Living as a farmer in rural Cambodia often means that locals need to work in multiple businesses to support their family. La Neang is a 39 year old Cambodian mother with 2 children. La is a rice farmer and her husband is working as local construction worker which earns them less than $0.50 per family member per a day to support their family. La has been participating in Cufa’s Village Entrepreneur program for over 2 years, farming chickens behind her house, and with the support of her Australian Community Investor (CI), her business has been able to gradually grow and develop as she has acquired and applied new skills through the program.
Before participating in the program, La was raising her chickens in a small area only partially fenced and suffered some issues which greatly impacted here ability to sustain her business. Some of the issues she faced included her chickens dying due to illness and chickens being stolen or taken by animals due to not being fully enclosed.
Once an Australian CI elected to support La, she was able to participate in the Village Entrepreneur program. The Cufa run program over the few years has taught her new skills and knowledge to improve her business and her earning capacity. This included how to look after her chickens with providing a strong fully fenced coop; making good quality feed and providing a clean water supply to prevent disease and loss. She has also learnt business skills including how
to attract more customers and compete with others in the marketplace. Through the program La has been able to develop her business and increase her chicken product range. La said “I am now happy that I am able to raise my chickens in a safe space surrounded by a secure, strong wire fence, keep my baby chicks healthier, and my production is increasing”. La has improved her breeding program and she is now raising about 70 chickens whereas previously it was only about 20 chickens. With the increase in her business profit, La said she has used it to afford to support her children education and family’s healthcare, purchase furniture and save $2.50 per month to ensure they have a better life in the future. To ensure the sustainability of her farm in the future, La has a plan to expand the farming areas and coop size, construct more special coops for baby chickens and learn more technical and business skills. “I and my family would like to say big thanks to my community investor for the kind support, without the support, my business would not be improved like this, and we hope that the business will more benefit as income for my family”, La added.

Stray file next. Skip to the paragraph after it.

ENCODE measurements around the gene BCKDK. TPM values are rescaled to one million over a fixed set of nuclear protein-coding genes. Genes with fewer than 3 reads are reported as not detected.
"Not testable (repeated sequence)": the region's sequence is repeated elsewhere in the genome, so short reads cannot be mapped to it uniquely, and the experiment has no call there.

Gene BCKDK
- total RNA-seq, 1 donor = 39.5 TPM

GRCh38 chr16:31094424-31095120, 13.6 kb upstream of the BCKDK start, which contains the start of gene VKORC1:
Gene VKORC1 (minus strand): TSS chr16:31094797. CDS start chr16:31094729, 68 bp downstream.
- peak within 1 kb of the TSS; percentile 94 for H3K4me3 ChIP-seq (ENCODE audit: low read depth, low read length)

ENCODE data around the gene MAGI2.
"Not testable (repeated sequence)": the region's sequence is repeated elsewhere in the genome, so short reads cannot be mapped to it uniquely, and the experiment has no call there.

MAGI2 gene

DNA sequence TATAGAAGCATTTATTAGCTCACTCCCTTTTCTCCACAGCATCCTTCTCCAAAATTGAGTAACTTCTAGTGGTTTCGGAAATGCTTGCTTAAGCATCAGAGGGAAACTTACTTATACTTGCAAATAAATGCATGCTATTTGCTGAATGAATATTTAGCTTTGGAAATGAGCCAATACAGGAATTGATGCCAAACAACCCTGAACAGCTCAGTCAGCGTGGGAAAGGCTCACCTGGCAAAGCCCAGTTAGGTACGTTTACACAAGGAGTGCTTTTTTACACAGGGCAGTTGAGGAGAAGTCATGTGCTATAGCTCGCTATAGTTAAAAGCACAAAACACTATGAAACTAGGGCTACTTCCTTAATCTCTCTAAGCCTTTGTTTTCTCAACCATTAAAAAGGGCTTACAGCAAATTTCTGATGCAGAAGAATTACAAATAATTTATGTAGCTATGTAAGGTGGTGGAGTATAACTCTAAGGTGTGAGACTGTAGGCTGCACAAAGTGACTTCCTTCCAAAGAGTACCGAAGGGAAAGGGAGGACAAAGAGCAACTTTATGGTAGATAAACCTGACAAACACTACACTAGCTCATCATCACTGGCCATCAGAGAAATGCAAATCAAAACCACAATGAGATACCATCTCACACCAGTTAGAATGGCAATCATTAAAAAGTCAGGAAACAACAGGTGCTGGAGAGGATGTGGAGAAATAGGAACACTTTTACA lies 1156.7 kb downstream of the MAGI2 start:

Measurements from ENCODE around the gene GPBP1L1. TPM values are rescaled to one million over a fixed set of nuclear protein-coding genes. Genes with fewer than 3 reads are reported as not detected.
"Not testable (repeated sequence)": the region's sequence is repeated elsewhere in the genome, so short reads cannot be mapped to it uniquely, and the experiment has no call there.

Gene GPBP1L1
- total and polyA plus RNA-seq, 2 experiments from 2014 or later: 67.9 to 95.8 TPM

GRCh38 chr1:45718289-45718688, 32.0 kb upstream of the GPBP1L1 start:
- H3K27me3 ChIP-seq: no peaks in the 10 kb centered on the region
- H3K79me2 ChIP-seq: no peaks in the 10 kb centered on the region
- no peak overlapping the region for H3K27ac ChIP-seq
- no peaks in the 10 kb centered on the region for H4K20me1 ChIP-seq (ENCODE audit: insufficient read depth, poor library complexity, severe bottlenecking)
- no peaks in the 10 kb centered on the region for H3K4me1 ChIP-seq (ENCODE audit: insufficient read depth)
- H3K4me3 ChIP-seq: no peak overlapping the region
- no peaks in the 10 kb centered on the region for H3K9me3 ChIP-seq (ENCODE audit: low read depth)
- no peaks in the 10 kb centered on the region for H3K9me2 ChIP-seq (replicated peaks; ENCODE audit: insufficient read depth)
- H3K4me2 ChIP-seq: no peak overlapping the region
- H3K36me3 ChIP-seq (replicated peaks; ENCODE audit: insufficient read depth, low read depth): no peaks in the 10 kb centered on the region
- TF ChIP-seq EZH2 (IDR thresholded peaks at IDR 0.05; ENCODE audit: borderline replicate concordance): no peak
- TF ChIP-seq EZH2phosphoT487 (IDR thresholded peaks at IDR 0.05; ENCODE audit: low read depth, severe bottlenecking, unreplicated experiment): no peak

Foresters Community Finance is an ethical lender that not only provides fast and affordable loans to people in need of assistance, they also provide loans to many small businesses.
Foresters offers two loan products specifically to assist small businesses. The Enterprise Loan is available to any type of small business needing finance to start-up or for established businesses to take their business to the next level. Whereas QuicksART, is a micro-loan designed specifically for individual artists and small-scale cultural enterprises. QuicksART loans are the first step in the ladder of loan financing for the cultural sector and Foresters encourage individuals and enterprises to consider these loans within a mixed income portfolio of grants, donations, sponsorship and earned income.
Over the years Foresters has provided loans to social not-for-profit enterprises that support the community and/or benefit the environment. Recent examples include providing micro-finance loans to a specialist sporting club to purchase new rowing sculls; various businesses providing services for the disabled including schools, dancing groups, circus troupes; and local community stores.